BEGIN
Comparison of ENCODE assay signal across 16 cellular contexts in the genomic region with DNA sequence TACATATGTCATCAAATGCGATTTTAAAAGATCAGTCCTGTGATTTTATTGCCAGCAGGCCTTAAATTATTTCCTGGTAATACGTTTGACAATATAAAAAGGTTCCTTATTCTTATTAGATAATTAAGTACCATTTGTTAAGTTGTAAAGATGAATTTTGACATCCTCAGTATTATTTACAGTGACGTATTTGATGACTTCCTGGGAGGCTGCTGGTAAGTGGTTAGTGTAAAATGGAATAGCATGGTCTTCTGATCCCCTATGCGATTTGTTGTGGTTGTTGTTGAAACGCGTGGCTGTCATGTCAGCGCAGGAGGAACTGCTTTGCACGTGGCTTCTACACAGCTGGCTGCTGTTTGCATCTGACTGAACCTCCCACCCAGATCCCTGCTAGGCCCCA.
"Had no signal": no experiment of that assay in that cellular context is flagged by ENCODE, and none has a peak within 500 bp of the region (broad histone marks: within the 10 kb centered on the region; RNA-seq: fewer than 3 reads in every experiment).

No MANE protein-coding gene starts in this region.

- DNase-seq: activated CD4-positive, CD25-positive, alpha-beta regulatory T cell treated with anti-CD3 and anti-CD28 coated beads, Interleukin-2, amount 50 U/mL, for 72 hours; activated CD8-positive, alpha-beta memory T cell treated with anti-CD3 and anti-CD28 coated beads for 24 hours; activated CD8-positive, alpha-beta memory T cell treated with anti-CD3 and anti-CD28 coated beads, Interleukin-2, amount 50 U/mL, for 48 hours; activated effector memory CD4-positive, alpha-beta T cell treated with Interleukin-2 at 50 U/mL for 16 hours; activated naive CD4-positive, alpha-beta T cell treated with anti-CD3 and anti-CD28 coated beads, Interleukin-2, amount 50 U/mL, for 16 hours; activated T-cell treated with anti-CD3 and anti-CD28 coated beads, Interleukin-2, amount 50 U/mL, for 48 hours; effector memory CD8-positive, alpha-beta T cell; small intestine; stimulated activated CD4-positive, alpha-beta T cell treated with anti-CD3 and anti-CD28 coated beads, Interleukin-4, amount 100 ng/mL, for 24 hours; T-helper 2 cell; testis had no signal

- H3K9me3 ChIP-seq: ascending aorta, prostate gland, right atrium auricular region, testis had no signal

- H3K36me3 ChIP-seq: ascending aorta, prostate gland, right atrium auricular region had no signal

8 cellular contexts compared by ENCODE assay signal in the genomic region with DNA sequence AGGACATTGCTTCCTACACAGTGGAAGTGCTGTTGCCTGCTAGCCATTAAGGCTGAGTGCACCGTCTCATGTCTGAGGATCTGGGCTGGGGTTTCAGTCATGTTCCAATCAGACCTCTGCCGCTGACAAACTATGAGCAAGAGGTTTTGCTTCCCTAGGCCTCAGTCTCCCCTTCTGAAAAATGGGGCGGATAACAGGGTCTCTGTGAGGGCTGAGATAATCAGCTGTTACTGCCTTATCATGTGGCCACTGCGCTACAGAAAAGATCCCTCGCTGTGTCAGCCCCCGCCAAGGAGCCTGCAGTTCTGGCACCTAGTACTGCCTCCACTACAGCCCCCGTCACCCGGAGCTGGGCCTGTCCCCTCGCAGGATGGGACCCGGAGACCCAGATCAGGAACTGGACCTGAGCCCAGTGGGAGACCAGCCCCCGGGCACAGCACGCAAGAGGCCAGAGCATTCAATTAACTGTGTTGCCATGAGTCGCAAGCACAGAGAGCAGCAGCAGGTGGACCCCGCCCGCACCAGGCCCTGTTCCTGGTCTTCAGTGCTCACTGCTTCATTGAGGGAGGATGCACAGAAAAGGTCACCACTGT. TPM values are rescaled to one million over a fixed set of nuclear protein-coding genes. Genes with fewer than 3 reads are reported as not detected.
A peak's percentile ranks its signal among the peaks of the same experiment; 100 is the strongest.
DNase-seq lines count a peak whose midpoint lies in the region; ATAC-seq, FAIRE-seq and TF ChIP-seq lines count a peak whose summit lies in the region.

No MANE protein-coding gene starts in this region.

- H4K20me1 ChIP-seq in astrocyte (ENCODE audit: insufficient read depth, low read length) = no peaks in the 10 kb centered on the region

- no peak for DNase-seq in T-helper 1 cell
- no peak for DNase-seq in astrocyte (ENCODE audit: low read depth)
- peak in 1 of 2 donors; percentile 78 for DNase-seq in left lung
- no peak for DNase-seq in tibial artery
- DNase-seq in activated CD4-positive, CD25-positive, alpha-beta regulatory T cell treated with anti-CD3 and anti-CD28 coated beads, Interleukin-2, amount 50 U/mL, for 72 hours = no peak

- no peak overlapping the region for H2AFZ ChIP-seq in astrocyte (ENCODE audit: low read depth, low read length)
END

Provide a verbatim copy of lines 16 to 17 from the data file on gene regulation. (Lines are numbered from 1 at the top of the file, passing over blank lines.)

- DNase-seq in activated CD4-positive, CD25-positive, alpha-beta regulatory T cell treated with anti-CD3 and anti-CD28 coated beads, Interleukin-2, amount 50 U/mL, for 72 hours = no peak

- no peak overlapping the region for H2AFZ ChIP-seq in astrocyte (ENCODE audit: low read depth, low read length)